A Place For Me To Rant And Rave

Life Lesson Learned: PSA to All Amiibo Collectors

If you’re Hels Make (now-defunct Amazon seller) or Amazon customer service, the above represents the rare Sheik Amiibo

In respect to Nintendo’s vinyl, NFC-enabled collectible line, you’re in one of two camps; either you’re freakin’ sick of hearing about them, or you’re still freakin’ obsessed with them. Whichever side you’re on, I’m pretty sure we can all agree that the picture above is NOT an Amiibo.

My collection began innocently enough. One Smash Bros. Link Amiibo, given to me by my girlfriend as a birthday present. Every time we were at any store, she saw me swooning and inspecting the figurine, and didn’t understand why I was reluctant to grab it. I had two reasons. The first was a matter of practicality; I owned neither a *new!* 3DS nor a WiiU, so I wouldn’t be able to use the figure. The second reason was because of a compulsion I knew I often succumbed to. I’ve been diagnosed with OCD, and part of it involves having an undying urge to hoard and complete collections. My father and his brothers hoarded tools, and my older brother and myself hoard video games and the many items related to them. I learned an easy way to limit my spending (mind you, my spending has never been “problematic,” my bills are always paid and me, my uncle and ferret are always fed) after I sold off my entire collection to pay for hospital bills was to limit my scope. Instead of trying to get EVERY SquareSoft/-Enix game, I’d just re-complete my Final Fantasy collection. Instead of EVERY Capcom game, I’d just get back my Resident Evil’s. Every DS game? I was happy enough just to get my Pokemon’s and my Fire Emblem’s. By not grabbing that Link Amiibo, I was ensuring I wouldn’t get into my old habits of trying to Catch ‘em All! on a bunch of shelf-cluttering, scaled rarity 12.99 figurines. But as I marveled at his meticulously painted details, his nostalgia-inducing Smash Bros. trophy likeness, and even his wobbly, bent sword, I knew I was hooked.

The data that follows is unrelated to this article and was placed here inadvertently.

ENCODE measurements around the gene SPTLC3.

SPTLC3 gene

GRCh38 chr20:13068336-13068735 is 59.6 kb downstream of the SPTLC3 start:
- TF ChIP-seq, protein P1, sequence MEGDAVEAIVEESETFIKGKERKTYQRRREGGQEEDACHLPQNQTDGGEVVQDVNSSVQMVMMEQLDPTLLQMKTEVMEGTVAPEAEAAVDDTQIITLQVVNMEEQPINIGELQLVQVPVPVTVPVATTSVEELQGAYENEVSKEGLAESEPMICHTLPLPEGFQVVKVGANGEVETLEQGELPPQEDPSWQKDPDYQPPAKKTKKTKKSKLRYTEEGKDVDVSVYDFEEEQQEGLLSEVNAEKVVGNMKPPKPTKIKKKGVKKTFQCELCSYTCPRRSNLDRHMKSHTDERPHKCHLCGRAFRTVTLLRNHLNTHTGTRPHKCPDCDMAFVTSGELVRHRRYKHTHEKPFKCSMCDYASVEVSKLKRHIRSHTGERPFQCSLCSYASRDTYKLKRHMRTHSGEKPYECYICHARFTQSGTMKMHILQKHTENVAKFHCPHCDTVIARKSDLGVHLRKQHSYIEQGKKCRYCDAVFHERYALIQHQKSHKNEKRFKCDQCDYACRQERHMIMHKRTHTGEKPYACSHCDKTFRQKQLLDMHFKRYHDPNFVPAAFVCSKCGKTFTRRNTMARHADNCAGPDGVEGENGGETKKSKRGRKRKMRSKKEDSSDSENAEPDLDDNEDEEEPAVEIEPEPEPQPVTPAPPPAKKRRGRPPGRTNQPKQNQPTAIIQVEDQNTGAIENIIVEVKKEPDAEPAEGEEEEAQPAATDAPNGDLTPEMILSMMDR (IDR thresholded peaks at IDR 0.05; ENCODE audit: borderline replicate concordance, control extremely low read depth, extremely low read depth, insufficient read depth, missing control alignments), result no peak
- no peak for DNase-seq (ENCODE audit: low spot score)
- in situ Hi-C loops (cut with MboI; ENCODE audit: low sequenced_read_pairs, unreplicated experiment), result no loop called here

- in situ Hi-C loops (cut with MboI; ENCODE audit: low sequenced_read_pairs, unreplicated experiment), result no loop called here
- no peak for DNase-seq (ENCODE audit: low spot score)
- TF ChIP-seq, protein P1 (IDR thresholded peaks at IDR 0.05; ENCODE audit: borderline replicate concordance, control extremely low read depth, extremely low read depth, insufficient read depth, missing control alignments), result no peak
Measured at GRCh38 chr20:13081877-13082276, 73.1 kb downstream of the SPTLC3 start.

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Whether or not my girlfriend knew what she was getting us into, this is the figurine that opened the floodgates. Rachell still gets very excited whenever I add a new one permanently to the collection.

Something I learned years back when I first began collecting hardcore through Yu-Gi-Oh! cards is that if you don’t make your collection work for you, then you’re going to be working for your collection. My original goal of collecting a playset of every Yu-Gi-Oh! card involved obtaining 3 of every card printed, regardless of rarity. I’d buy booster boxes, sell off the big ticket meta cards and keep the remaining commons. Thanks to inevitable reprints in lower rarity, racking up enough money to keep my habit self-sustaining was a simple task, and in my later years until I quit, my only problem with it was constantly running out of room and storage for my 10,000+ card collection. I wanted my Amiibo collection to work in the same way, and if it didn’t, I’d promptly quit. Amiibo were actually easier to maintain than Yu-Gi-Oh! was.

One binder page to give you an example. This is a sample of my Shonen Jump promo collection, each of these only available for subscribing to or purchasing certain newsstand issues of Shonen Jump. I have 10,000+ of these pieces of cardstock lying around.

Upon receiving Link, I immediately began researching the values of them online, planning my next move. Link was already hovering at $35, and my girlfriend was extremely excited to hear she made out good on an impulse gift purchase. She said there were more, so we went back and grabbed another 2; another Link and Lucario, who was going for a similar price at the time. I listed both in the parking lot, and shipped them on the way home (they were purchased THAT fast!). $26 sans tax became $72, so I deposited the original $26 back in my savings and the remaining $46 became my Amiibo seed money. I had some good grabs; our local “upscale” dollar store Five Below (everything in their walls is $5 and lower) had a bunch of the Skylanders sets with Donkey Kong and Bowser Sky-Miibos, which brought in around $15 a piece. One GameStop nearby actually had a ton of Ikes for so long that they were discounted, bringing in around $25-$30 each. I also got some amazing trades via the Amiibo Trading Reddit, ranging from a bunch of old YuGiOh! cards for Wind Waker 30th Anniversary Link and Zelda, to a free 3-Pack (Duck Hunt Dog, R.O.B. and Mr. G&W) purchased with GameStop points, to my Ganondorf (in box) for a loose Ganondorf, Roy, and a new copy of Chibi-Robo Zipline. This was insane to me and I asked the guy TONS of times if he was sure. I’m a collector, but NOT a NiB collector (except for trade and sales) since my goal is to play with them. You know, what they’re made to do. Bit by bit my collection grew, and I began to narrow down the groups I wanted. I completed my Fire Emblem collection early on, and pre-ordered Alm and Celica on Day 1. I just received a Waddle Dee and King Dedede in the mail from a completed trade. Everything was going perfect, save a few small itches.